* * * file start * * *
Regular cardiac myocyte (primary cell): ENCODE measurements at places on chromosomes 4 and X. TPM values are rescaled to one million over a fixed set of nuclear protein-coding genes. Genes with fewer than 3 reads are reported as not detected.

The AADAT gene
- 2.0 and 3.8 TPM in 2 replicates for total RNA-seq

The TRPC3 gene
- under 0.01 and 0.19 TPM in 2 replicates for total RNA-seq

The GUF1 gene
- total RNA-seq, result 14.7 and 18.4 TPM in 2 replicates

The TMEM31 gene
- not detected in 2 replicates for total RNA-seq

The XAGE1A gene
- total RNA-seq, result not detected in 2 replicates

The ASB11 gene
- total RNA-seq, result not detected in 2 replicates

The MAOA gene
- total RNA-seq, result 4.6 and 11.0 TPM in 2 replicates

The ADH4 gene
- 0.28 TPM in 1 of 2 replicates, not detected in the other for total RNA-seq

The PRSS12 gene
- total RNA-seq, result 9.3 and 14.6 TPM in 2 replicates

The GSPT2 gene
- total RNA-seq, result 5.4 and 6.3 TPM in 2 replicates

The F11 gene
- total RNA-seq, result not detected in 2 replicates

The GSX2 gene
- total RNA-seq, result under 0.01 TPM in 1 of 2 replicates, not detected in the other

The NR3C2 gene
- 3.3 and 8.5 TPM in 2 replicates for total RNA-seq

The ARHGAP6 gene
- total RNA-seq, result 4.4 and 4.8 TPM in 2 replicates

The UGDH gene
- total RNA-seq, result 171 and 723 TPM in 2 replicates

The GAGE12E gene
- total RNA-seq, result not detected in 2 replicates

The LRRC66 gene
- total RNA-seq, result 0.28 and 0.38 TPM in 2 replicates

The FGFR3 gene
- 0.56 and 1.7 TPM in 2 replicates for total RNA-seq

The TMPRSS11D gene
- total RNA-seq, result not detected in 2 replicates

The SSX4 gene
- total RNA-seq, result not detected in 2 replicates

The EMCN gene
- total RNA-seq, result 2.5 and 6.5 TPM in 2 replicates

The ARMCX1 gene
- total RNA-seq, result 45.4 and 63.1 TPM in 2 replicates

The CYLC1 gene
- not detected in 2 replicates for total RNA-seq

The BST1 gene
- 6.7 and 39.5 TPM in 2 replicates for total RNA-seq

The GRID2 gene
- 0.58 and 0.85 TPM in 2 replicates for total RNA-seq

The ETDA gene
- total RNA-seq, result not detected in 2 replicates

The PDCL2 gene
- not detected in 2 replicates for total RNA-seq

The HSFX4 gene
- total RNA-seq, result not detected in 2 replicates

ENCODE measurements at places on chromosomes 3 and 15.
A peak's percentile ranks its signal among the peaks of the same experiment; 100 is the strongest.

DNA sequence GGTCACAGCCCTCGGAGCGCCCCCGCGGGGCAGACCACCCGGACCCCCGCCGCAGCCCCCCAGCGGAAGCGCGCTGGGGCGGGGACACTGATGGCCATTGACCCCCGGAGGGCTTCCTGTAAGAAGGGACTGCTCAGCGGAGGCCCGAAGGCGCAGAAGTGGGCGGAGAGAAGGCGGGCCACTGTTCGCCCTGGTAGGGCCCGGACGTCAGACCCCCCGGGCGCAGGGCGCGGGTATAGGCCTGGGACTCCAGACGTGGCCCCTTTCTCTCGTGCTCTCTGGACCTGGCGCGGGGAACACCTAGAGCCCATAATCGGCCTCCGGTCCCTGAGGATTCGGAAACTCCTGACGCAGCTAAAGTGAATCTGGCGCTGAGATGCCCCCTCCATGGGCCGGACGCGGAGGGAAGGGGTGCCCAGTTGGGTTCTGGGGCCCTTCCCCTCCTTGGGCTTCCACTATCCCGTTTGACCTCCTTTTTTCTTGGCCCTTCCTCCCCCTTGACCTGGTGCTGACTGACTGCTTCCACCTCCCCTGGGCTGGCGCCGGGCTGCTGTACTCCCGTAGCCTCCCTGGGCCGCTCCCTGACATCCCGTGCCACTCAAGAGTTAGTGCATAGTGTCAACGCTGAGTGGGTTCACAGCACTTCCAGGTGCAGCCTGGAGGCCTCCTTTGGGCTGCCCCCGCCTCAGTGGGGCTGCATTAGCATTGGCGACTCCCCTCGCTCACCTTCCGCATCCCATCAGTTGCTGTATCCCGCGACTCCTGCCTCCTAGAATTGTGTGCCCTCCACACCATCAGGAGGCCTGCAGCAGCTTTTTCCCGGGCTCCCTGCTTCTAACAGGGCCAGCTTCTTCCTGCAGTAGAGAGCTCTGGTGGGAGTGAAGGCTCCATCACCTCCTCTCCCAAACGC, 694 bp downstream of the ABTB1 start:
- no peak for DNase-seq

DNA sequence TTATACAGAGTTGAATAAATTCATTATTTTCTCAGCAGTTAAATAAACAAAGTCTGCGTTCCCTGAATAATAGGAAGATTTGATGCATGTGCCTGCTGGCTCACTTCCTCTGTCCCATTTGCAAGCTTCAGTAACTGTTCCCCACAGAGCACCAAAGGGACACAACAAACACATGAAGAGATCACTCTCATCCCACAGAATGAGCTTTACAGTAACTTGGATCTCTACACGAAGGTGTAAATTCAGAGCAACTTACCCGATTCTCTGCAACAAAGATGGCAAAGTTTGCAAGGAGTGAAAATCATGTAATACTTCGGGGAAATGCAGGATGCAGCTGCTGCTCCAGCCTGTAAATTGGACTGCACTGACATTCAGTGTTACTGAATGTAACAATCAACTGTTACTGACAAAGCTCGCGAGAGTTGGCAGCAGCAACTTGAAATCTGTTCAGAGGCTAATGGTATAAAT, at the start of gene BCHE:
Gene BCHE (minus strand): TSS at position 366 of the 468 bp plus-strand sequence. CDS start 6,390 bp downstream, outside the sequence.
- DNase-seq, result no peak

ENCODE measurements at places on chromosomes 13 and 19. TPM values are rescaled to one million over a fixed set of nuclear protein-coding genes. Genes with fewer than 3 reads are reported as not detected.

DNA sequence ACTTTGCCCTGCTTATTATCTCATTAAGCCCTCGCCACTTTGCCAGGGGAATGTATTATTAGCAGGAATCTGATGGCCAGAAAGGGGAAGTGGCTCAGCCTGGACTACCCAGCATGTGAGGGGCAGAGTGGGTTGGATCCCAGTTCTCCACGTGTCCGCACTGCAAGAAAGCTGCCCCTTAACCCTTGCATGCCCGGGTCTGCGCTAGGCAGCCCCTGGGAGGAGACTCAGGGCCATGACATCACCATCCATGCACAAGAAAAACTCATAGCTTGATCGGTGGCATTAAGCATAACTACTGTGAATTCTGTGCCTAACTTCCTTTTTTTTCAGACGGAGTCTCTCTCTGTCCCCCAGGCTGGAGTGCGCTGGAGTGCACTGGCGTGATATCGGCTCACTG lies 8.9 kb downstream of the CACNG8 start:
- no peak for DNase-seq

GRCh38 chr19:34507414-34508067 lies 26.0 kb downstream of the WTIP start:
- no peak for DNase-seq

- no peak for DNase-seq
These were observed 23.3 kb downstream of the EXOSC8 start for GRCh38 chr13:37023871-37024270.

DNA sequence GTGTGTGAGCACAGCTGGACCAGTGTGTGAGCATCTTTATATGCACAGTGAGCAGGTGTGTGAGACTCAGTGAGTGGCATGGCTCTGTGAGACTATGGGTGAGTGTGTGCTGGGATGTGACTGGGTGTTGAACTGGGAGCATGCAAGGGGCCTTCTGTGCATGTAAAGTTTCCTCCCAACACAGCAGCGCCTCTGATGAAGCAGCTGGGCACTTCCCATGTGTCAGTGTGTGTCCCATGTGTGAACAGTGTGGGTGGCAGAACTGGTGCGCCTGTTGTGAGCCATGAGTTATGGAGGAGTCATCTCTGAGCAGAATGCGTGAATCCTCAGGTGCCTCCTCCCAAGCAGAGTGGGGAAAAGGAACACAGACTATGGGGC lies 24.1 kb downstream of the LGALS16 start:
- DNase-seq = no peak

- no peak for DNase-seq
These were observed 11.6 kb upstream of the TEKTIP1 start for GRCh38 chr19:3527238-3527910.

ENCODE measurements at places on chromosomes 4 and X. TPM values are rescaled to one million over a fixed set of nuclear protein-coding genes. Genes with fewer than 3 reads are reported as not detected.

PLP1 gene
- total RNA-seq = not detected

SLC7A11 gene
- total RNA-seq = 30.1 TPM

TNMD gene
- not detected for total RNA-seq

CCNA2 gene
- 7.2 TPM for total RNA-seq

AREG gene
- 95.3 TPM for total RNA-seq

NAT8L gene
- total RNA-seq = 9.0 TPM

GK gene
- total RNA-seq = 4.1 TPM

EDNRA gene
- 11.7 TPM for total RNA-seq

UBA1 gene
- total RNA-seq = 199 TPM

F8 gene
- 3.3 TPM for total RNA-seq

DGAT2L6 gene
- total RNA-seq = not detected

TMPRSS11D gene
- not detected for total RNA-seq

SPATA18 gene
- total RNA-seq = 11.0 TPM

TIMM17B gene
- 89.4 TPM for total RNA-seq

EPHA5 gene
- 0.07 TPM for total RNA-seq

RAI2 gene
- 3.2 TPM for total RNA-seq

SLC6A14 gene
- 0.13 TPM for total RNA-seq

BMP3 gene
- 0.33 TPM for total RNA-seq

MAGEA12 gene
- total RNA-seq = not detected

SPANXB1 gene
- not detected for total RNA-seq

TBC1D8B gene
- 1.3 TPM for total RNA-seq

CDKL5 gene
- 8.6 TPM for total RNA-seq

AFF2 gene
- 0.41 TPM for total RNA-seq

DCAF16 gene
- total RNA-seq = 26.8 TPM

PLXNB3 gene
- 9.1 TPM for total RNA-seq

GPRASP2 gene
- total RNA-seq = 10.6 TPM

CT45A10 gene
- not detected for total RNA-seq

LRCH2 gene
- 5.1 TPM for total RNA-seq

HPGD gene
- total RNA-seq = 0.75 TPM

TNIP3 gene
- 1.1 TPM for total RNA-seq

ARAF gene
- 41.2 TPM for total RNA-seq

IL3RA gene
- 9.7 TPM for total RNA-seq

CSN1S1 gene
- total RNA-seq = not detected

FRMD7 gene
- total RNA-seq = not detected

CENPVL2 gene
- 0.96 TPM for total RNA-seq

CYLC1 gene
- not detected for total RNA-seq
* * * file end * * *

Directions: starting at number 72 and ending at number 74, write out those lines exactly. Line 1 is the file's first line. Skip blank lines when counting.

DNA sequence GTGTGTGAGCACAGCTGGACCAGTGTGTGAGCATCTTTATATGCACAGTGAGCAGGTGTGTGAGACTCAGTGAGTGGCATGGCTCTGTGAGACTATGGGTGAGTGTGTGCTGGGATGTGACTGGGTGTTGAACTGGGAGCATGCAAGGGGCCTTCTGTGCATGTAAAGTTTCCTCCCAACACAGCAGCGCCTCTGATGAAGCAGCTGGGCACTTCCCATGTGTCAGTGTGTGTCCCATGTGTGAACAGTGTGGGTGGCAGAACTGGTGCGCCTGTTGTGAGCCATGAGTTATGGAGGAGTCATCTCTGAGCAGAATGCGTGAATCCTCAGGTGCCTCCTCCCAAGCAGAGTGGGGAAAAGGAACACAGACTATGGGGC lies 24.1 kb downstream of the LGALS16 start:
- DNase-seq = no peak

- no peak for DNase-seq